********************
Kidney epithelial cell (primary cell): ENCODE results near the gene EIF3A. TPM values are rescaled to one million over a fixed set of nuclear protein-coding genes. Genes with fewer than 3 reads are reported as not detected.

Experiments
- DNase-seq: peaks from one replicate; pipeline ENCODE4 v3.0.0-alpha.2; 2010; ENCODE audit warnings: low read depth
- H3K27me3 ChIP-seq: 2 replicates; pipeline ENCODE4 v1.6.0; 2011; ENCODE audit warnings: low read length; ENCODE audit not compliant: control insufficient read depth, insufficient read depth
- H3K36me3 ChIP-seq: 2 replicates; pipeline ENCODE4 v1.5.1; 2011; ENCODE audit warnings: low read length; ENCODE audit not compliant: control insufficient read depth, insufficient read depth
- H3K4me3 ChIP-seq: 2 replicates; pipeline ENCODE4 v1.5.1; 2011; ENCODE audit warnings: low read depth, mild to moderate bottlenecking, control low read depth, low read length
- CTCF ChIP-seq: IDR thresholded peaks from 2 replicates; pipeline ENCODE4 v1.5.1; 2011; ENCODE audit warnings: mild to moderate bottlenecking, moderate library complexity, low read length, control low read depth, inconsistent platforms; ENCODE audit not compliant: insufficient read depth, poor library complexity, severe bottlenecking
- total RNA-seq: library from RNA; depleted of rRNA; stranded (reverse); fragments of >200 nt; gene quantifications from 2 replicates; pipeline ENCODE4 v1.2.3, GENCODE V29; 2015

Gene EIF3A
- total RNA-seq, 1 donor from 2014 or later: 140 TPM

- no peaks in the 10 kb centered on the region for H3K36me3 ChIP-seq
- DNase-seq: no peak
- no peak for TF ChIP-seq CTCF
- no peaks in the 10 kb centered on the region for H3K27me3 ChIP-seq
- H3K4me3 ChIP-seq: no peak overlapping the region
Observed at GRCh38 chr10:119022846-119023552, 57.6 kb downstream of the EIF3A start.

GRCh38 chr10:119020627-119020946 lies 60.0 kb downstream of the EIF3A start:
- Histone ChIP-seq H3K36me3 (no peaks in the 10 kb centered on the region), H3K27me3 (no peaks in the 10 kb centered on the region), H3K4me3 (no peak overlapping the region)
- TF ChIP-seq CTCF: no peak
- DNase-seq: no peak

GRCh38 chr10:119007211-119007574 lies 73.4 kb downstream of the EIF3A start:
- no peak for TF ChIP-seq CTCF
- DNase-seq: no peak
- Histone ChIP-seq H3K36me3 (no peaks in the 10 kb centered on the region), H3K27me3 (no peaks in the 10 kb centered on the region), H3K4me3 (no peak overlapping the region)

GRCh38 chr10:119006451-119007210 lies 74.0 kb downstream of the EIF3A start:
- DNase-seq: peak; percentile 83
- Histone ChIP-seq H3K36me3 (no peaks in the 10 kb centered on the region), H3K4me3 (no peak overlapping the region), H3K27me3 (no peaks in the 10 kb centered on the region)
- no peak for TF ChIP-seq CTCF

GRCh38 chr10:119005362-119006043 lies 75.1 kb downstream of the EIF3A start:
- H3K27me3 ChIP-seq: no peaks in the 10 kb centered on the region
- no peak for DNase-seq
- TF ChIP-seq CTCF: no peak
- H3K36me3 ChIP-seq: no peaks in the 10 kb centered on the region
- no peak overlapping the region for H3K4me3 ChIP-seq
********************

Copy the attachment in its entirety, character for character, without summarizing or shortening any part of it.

Kidney epithelial cell (primary cell): ENCODE results near the gene EIF3A. TPM values are rescaled to one million over a fixed set of nuclear protein-coding genes. Genes with fewer than 3 reads are reported as not detected.

Experiments
- DNase-seq: peaks from one replicate; pipeline ENCODE4 v3.0.0-alpha.2; 2010; ENCODE audit warnings: low read depth
- H3K27me3 ChIP-seq: 2 replicates; pipeline ENCODE4 v1.6.0; 2011; ENCODE audit warnings: low read length; ENCODE audit not compliant: control insufficient read depth, insufficient read depth
- H3K36me3 ChIP-seq: 2 replicates; pipeline ENCODE4 v1.5.1; 2011; ENCODE audit warnings: low read length; ENCODE audit not compliant: control insufficient read depth, insufficient read depth
- H3K4me3 ChIP-seq: 2 replicates; pipeline ENCODE4 v1.5.1; 2011; ENCODE audit warnings: low read depth, mild to moderate bottlenecking, control low read depth, low read length
- CTCF ChIP-seq: IDR thresholded peaks from 2 replicates; pipeline ENCODE4 v1.5.1; 2011; ENCODE audit warnings: mild to moderate bottlenecking, moderate library complexity, low read length, control low read depth, inconsistent platforms; ENCODE audit not compliant: insufficient read depth, poor library complexity, severe bottlenecking
- total RNA-seq: library from RNA; depleted of rRNA; stranded (reverse); fragments of >200 nt; gene quantifications from 2 replicates; pipeline ENCODE4 v1.2.3, GENCODE V29; 2015

Gene EIF3A
- total RNA-seq, 1 donor from 2014 or later: 140 TPM

- no peaks in the 10 kb centered on the region for H3K36me3 ChIP-seq
- DNase-seq: no peak
- no peak for TF ChIP-seq CTCF
- no peaks in the 10 kb centered on the region for H3K27me3 ChIP-seq
- H3K4me3 ChIP-seq: no peak overlapping the region
Observed at GRCh38 chr10:119022846-119023552, 57.6 kb downstream of the EIF3A start.

GRCh38 chr10:119020627-119020946 lies 60.0 kb downstream of the EIF3A start:
- Histone ChIP-seq H3K36me3 (no peaks in the 10 kb centered on the region), H3K27me3 (no peaks in the 10 kb centered on the region), H3K4me3 (no peak overlapping the region)
- TF ChIP-seq CTCF: no peak
- DNase-seq: no peak

GRCh38 chr10:119007211-119007574 lies 73.4 kb downstream of the EIF3A start:
- no peak for TF ChIP-seq CTCF
- DNase-seq: no peak
- Histone ChIP-seq H3K36me3 (no peaks in the 10 kb centered on the region), H3K27me3 (no peaks in the 10 kb centered on the region), H3K4me3 (no peak overlapping the region)

GRCh38 chr10:119006451-119007210 lies 74.0 kb downstream of the EIF3A start:
- DNase-seq: peak; percentile 83
- Histone ChIP-seq H3K36me3 (no peaks in the 10 kb centered on the region), H3K4me3 (no peak overlapping the region), H3K27me3 (no peaks in the 10 kb centered on the region)
- no peak for TF ChIP-seq CTCF

GRCh38 chr10:119005362-119006043 lies 75.1 kb downstream of the EIF3A start:
- H3K27me3 ChIP-seq: no peaks in the 10 kb centered on the region
- no peak for DNase-seq
- TF ChIP-seq CTCF: no peak
- H3K36me3 ChIP-seq: no peaks in the 10 kb centered on the region
- no peak overlapping the region for H3K4me3 ChIP-seq